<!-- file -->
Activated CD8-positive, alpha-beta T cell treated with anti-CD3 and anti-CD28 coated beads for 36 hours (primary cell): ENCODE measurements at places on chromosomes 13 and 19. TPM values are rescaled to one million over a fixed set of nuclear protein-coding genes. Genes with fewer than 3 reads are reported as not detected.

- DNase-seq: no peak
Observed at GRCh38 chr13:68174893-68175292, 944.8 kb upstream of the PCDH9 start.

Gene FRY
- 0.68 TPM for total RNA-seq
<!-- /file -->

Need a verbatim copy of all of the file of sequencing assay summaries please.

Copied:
Activated CD8-positive, alpha-beta T cell treated with anti-CD3 and anti-CD28 coated beads for 36 hours (primary cell): ENCODE measurements at places on chromosomes 13 and 19. TPM values are rescaled to one million over a fixed set of nuclear protein-coding genes. Genes with fewer than 3 reads are reported as not detected.

- DNase-seq: no peak
Observed at GRCh38 chr13:68174893-68175292, 944.8 kb upstream of the PCDH9 start.

Gene FRY
- 0.68 TPM for total RNA-seq